Perhaps the most interesting brief yet filed in support of petitioner NAM is by a consortium of respondent environmental groups, including Waterkeeper Alliance and the Sierra Club (the Waterkeeper group). The Waterkeeper group of respondents had, like many others, filed petitions objecting to the WOTUS Rule in both federal district and federal circuit court, seeking to preserve their ability to go forward in the appropriate forum, once that forum was determined by this litigation. However, while the Waterkeeper group and NAM challenge the substance of the WOTUS Rule itself on completely different grounds, the Waterkeeper group joins with NAM in locating review of the WOTUS Rule in the district courts. The Waterkeeper group discourages an interpretation of Section 1369(b)(1)(E) that would allow the WOTUS Rule to be treated as an “other limitation” under Sections 1311, 1312, 1316, or 1345. The group states that the WOTUS was promulgated pursuant to 33 U.S.C. §1361(a), which provides the EPA with its general rulemaking authority under the CWA and that Congress did not intend that rulemaking under Section 1361 could invoke direct circuit court jurisdiction under Section 1369(b)(1). Furthermore, the Waterkeeper group denies that jurisdiction applies under Section 1369(b)(1)(F), insisting that the promulgation of a rule does not constitute action taken on a permit under the NPDES. The group rejects the respondents’ “functionally similar” definitional scope argument, stating that Section 1369(b)(1)(F) references only Section 1342 and excludes Section 1362(7), which defines the term “navigable waters” as “the waters of the United States.” The Waterkeeper group also cites legislative history showing that various options for expanding circuit court jurisdiction under Section 1369(b)(1) (including adding a “catch-all” provision for any “final action taken” by the Administrator) had been proposed and debated but never implemented by Congress.
As yet, only one brief, by the Natural Resources Defense Council and the National Wildlife Federation (NRDC), has been filed in support of the government respondents. NRDC supports both the Sixth Circuit result below and the result requested by the government respondents (EPA and Corps) in the current phase of litigation. NRDC criticizes NAM’s position as internally inconsistent—at the district court level NAM alleges sufficient harm to warrant a lawsuit; however, at the circuit court level NAM alleges that the WOTUS Rule is not a limitation within the court’s jurisdiction and has no direct effects on regulated entities at all. NRDC submits that the very arguments which NAM makes now to deny circuit court jurisdiction under Section 1369(b)(1) critically compromise the ability of NAM’s simultaneous claims to be decided in the federal district court.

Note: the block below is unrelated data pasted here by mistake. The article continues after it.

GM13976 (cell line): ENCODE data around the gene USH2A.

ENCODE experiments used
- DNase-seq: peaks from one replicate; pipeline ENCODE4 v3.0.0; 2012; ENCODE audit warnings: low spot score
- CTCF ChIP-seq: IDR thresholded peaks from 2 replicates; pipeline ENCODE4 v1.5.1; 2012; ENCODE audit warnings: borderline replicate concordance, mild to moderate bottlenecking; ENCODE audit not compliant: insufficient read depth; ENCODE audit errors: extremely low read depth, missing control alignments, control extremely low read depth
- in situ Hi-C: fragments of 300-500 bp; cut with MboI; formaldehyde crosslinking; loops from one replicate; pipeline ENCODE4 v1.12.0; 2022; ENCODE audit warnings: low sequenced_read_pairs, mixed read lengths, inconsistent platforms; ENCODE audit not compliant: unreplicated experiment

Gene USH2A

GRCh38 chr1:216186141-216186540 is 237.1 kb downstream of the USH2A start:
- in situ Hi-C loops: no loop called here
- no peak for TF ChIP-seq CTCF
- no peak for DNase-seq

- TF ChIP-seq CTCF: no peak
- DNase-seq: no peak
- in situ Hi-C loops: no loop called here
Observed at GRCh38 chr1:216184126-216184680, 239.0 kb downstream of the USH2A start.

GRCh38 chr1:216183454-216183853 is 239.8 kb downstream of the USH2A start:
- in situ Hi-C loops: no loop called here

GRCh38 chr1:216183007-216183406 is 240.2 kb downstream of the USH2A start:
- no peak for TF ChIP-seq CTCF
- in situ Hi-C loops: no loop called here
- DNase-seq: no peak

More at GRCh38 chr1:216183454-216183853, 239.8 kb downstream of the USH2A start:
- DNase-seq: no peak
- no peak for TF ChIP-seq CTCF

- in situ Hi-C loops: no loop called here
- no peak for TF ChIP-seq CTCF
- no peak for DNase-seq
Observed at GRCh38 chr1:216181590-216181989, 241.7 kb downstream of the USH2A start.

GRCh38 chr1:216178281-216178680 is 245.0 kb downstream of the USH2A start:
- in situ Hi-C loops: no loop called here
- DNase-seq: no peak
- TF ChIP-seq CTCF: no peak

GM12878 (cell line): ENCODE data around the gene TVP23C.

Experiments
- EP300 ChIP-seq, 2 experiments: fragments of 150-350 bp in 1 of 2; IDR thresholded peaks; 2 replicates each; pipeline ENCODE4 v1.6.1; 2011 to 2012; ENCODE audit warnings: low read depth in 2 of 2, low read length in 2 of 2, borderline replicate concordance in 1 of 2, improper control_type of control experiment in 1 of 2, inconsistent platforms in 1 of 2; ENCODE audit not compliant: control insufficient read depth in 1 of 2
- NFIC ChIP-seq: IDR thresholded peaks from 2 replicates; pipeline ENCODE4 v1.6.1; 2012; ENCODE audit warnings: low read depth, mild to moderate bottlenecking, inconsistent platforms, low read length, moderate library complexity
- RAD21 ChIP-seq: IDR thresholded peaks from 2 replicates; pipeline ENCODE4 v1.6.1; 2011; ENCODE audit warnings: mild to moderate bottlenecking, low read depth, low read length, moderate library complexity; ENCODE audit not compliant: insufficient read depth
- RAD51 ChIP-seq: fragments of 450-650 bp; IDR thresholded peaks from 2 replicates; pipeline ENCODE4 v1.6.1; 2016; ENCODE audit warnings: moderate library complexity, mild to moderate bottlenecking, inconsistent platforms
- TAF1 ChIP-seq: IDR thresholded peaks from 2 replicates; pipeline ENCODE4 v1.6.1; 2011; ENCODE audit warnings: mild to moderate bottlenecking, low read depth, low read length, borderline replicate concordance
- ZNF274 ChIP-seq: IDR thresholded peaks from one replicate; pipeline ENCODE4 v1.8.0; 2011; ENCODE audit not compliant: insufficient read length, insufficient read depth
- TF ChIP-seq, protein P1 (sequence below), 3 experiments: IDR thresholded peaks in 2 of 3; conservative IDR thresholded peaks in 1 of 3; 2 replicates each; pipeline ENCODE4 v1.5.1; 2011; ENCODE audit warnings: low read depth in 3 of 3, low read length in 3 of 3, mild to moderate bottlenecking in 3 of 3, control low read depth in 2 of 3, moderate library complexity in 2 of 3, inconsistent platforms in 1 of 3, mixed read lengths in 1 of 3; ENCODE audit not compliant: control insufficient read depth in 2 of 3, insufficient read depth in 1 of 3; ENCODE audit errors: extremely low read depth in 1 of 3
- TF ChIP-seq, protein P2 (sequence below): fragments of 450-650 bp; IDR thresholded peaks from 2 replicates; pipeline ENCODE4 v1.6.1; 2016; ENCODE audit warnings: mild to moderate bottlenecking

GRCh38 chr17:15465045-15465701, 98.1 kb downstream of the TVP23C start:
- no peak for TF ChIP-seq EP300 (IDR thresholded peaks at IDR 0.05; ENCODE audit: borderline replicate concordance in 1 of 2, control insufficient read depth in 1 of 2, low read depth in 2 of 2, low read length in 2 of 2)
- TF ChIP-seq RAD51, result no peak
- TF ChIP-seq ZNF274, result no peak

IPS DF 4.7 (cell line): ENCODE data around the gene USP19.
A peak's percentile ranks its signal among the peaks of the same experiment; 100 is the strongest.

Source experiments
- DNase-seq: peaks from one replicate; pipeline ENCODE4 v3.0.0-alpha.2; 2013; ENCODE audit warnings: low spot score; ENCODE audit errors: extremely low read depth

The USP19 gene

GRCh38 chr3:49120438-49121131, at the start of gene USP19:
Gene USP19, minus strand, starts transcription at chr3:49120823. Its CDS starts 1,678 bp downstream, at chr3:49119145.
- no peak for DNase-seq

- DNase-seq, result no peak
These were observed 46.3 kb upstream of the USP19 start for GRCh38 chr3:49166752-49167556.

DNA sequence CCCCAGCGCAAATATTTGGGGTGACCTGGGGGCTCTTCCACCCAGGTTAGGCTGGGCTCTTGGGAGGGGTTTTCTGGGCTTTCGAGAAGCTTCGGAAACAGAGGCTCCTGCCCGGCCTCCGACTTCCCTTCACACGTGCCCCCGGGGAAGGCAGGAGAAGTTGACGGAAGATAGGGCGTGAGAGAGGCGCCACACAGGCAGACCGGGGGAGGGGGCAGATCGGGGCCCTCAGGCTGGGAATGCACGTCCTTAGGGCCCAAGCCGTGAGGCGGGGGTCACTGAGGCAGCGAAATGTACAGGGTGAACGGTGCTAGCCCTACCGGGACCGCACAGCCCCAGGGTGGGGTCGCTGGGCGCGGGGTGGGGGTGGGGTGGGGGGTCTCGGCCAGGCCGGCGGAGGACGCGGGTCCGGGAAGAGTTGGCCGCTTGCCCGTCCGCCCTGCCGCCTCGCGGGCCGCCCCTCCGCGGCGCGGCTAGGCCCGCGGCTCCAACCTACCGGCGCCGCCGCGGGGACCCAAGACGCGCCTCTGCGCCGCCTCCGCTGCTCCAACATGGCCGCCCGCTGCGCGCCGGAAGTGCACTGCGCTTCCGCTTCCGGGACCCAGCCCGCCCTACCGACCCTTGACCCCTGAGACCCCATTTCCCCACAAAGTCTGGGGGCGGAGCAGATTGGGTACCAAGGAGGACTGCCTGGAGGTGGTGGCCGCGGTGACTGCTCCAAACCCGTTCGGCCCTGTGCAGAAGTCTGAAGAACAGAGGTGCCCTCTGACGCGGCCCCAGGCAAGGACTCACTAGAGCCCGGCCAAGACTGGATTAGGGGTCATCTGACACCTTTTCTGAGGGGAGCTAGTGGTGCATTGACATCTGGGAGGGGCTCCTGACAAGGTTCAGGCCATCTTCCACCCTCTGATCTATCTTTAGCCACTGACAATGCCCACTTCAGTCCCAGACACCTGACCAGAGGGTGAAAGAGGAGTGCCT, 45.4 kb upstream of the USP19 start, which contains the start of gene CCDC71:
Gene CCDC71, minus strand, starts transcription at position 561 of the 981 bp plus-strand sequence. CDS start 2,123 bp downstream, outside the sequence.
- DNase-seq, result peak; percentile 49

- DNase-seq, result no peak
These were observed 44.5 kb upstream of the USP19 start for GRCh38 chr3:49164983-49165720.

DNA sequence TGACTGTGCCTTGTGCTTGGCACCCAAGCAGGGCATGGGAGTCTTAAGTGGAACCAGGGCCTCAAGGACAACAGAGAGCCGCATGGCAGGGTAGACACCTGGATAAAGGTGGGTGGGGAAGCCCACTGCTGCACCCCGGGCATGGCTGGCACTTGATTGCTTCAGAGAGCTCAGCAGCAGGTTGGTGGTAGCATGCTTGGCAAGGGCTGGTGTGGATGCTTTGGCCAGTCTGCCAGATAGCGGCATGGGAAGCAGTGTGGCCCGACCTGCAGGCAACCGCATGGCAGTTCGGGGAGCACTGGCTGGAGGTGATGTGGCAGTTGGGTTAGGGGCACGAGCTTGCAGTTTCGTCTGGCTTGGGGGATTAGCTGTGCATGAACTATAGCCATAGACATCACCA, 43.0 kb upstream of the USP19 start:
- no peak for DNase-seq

This case is significant in two respects. First, it provides the Supreme Court with an opportunity to modify important precedent in this area. Second, the case will influence how the Clean Water Act is implemented going forward.
Regarding the first point, the outcome in the Sixth Circuit relied heavily on National Cotton Council of America v. EPA, 553 F.3d 927 (6th Cir. 2009). The Sixth Circuit’s decision was, effectively, a 1–1–1 split. Judge McKeague found circuit court jurisdiction under both Sections 1369(b)(1)(E) and 1369(b)(1)(F). Judge Griffin rejected circuit court jurisdiction under Section 1369(b) (1)(E) but begrudgingly acknowledged National Cotton as binding Sixth Circuit precedent and agreed that, under National Cotton, circuit court jurisdiction applied under Section 1369(b)(1)(F). In National Cotton, the Sixth Circuit held that Section 1369(b)(1)(F) authorizes direct circuit court review not only of actions issuing or denying particular permits, but also of regulations governing the issuance of permits. Under this rubric, challenges to the WOTUS Rule are eligible for direct circuit court review, because the WOTUS Rule determines where the CWA applies for permitting purposes. Although he acknowledged National Cotton as binding Sixth Circuit precedent, Judge Griffin steadfastly characterized National Cotton as wrongly decided, and he not-so-obliquely invites the Supreme Court to weigh in. Whether the National Cotton rule stands or falls may determine the fate of the actual WOTUS Rule being challenged here. This, in turn, will affect how the Clean Water Act applies to various activities in the real world.